“We and others have provided lots of input,” Barber said. “A lot of what’s in that clean-energy piece, including energy efficiency, will result in savings for ratepayers…Through the process, as I know you know, things change and shift.”

Barber had written in a December 2017 blog post on Environmental Defense Fund’s website that there’s no proof that PSEG needs a nuclear “bailout” in the first place.

Gov. Phil Murphy has pledged to get New Jersey on track to 100 percent renewable energy by 2050. The Sierra Club, in an email sent out to its subscribers, said this bill stands directly in the way of that goal.

Clean Water Action State Director Amy Goldsmith wrote in a release sent out after the vote, “We should be manufacturing wind turbines and solar panels right here in New Jersey and making this state a renewable energy leader. We got horribly off-track under the Christie Administration and this bill does nothing to correct past mistakes.”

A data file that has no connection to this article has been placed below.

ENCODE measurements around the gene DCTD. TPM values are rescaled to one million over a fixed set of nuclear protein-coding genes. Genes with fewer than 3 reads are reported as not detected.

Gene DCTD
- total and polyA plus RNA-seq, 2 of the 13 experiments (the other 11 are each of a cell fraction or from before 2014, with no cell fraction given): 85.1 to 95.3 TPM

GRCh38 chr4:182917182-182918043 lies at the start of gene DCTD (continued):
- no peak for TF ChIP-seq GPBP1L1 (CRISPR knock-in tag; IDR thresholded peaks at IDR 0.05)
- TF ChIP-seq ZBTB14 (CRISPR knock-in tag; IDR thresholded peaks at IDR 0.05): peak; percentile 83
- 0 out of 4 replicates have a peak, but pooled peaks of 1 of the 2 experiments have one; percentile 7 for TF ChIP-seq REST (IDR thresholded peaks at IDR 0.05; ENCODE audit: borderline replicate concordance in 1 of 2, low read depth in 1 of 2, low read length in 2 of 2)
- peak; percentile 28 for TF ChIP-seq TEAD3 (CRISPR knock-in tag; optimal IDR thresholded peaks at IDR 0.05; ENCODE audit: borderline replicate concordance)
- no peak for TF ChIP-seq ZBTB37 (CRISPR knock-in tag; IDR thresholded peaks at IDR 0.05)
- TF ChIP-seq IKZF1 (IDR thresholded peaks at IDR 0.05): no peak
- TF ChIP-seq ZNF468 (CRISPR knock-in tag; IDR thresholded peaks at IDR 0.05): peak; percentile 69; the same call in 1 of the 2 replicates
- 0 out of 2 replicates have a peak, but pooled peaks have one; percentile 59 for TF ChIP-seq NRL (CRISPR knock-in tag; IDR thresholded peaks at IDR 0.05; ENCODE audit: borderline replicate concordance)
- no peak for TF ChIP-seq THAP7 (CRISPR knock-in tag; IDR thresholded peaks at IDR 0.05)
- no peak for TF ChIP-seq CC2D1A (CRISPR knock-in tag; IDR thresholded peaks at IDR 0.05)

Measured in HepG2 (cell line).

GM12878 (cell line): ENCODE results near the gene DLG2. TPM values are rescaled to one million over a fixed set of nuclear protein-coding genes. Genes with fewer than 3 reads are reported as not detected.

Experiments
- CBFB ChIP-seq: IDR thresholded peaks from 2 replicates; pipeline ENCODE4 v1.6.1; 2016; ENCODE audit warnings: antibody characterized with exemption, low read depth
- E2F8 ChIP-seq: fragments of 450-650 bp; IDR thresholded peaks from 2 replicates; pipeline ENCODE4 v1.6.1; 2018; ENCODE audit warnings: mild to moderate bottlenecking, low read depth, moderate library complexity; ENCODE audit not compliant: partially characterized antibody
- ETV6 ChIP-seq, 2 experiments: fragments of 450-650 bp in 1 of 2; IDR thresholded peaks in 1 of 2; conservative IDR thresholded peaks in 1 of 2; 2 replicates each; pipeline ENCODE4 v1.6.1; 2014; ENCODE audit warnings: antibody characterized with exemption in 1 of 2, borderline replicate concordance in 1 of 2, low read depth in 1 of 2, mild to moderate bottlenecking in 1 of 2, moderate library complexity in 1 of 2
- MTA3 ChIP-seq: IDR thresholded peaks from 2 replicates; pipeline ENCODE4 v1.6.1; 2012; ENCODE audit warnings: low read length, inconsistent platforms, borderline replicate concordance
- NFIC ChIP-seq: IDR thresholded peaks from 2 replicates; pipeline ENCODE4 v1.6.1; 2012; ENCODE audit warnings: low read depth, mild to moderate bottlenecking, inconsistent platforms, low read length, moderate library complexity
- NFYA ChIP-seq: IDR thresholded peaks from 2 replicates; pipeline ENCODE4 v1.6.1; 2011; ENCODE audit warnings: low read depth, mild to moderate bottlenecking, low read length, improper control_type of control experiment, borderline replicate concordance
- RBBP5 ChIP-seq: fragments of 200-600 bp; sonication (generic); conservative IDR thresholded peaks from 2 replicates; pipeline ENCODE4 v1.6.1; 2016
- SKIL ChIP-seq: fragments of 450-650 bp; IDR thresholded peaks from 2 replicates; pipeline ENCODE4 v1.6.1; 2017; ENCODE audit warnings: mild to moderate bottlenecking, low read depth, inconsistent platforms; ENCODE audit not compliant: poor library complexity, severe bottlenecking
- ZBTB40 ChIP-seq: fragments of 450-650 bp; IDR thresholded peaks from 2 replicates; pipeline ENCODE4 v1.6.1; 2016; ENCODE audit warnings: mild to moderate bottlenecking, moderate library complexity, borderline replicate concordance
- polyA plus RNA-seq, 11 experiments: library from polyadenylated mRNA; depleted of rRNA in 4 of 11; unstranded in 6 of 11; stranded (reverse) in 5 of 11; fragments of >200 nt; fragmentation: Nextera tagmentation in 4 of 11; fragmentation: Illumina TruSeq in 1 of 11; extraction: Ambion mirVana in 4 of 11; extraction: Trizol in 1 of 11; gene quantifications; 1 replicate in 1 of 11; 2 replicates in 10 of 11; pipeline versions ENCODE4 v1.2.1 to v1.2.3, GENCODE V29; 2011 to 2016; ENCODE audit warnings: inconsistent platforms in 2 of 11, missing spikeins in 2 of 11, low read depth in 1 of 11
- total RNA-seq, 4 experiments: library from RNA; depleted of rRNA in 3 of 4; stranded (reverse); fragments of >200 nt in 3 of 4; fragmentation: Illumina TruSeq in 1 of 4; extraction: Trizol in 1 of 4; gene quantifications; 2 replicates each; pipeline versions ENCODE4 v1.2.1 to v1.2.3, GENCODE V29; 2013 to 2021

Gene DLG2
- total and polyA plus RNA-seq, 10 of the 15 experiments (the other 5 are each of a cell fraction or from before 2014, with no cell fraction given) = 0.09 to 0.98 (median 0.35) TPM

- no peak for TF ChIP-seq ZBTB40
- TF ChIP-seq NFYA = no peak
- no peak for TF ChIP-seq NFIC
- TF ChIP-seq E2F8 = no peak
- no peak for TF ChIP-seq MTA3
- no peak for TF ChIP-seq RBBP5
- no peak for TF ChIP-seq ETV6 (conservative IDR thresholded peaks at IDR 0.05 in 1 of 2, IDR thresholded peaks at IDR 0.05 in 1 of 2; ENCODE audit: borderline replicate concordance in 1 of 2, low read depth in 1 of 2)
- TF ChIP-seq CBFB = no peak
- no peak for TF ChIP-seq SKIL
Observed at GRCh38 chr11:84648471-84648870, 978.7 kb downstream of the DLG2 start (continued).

PSEG’s online fact sheet says that without nuclear, New Jersey ratepayers will be putting all of their eggs in one basket. PSEG’s Izzo said that homeowners averaging 600 kilowatts per hour could expect a $25-30 annual increase on electric bills to fund the nuclear subsidy program. The company’s online fact sheet stresses that nuclear plants won’t see a dime until the Board of Public Utilities gives the green light.

But Stephanie Brand, director of the Division of Rate Counsel, said that the bill needlessly weakens the role of a ratepayer advocate in BPU cases while raising consumers’ monthly costs.